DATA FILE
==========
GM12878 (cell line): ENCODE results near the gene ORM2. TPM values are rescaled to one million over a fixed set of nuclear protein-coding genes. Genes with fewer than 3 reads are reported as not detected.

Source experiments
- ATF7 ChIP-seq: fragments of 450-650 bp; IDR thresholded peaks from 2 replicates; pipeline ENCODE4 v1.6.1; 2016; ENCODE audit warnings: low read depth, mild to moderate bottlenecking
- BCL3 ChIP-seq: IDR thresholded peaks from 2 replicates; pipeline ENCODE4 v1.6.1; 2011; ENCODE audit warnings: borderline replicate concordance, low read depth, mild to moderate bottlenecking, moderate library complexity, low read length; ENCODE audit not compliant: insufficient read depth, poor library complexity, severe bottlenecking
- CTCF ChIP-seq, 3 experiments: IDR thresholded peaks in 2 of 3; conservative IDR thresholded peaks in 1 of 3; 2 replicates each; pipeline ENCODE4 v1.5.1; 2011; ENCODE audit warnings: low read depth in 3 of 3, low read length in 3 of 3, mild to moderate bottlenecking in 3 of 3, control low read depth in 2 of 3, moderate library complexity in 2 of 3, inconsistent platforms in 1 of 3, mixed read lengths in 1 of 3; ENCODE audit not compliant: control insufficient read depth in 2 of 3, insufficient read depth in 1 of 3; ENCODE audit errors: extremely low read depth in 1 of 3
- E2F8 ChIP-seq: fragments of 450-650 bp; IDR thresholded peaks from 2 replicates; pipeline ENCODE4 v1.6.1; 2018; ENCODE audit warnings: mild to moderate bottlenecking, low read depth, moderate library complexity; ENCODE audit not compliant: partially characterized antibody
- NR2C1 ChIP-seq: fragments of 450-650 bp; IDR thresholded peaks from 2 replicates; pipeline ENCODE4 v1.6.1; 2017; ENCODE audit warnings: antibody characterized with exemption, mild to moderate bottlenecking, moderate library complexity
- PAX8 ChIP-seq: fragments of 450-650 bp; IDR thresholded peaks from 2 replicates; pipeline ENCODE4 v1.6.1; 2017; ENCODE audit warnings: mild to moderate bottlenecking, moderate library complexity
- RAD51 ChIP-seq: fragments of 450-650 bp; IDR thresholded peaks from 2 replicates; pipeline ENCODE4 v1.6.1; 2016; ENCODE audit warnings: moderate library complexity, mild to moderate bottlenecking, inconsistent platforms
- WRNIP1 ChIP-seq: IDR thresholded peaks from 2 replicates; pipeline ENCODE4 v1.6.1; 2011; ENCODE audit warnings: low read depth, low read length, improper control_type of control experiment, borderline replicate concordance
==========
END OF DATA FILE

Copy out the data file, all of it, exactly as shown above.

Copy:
GM12878 (cell line): ENCODE results near the gene ORM2. TPM values are rescaled to one million over a fixed set of nuclear protein-coding genes. Genes with fewer than 3 reads are reported as not detected.

Source experiments
- ATF7 ChIP-seq: fragments of 450-650 bp; IDR thresholded peaks from 2 replicates; pipeline ENCODE4 v1.6.1; 2016; ENCODE audit warnings: low read depth, mild to moderate bottlenecking
- BCL3 ChIP-seq: IDR thresholded peaks from 2 replicates; pipeline ENCODE4 v1.6.1; 2011; ENCODE audit warnings: borderline replicate concordance, low read depth, mild to moderate bottlenecking, moderate library complexity, low read length; ENCODE audit not compliant: insufficient read depth, poor library complexity, severe bottlenecking
- CTCF ChIP-seq, 3 experiments: IDR thresholded peaks in 2 of 3; conservative IDR thresholded peaks in 1 of 3; 2 replicates each; pipeline ENCODE4 v1.5.1; 2011; ENCODE audit warnings: low read depth in 3 of 3, low read length in 3 of 3, mild to moderate bottlenecking in 3 of 3, control low read depth in 2 of 3, moderate library complexity in 2 of 3, inconsistent platforms in 1 of 3, mixed read lengths in 1 of 3; ENCODE audit not compliant: control insufficient read depth in 2 of 3, insufficient read depth in 1 of 3; ENCODE audit errors: extremely low read depth in 1 of 3
- E2F8 ChIP-seq: fragments of 450-650 bp; IDR thresholded peaks from 2 replicates; pipeline ENCODE4 v1.6.1; 2018; ENCODE audit warnings: mild to moderate bottlenecking, low read depth, moderate library complexity; ENCODE audit not compliant: partially characterized antibody
- NR2C1 ChIP-seq: fragments of 450-650 bp; IDR thresholded peaks from 2 replicates; pipeline ENCODE4 v1.6.1; 2017; ENCODE audit warnings: antibody characterized with exemption, mild to moderate bottlenecking, moderate library complexity
- PAX8 ChIP-seq: fragments of 450-650 bp; IDR thresholded peaks from 2 replicates; pipeline ENCODE4 v1.6.1; 2017; ENCODE audit warnings: mild to moderate bottlenecking, moderate library complexity
- RAD51 ChIP-seq: fragments of 450-650 bp; IDR thresholded peaks from 2 replicates; pipeline ENCODE4 v1.6.1; 2016; ENCODE audit warnings: moderate library complexity, mild to moderate bottlenecking, inconsistent platforms
- WRNIP1 ChIP-seq: IDR thresholded peaks from 2 replicates; pipeline ENCODE4 v1.6.1; 2011; ENCODE audit warnings: low read depth, low read length, improper control_type of control experiment, borderline replicate concordance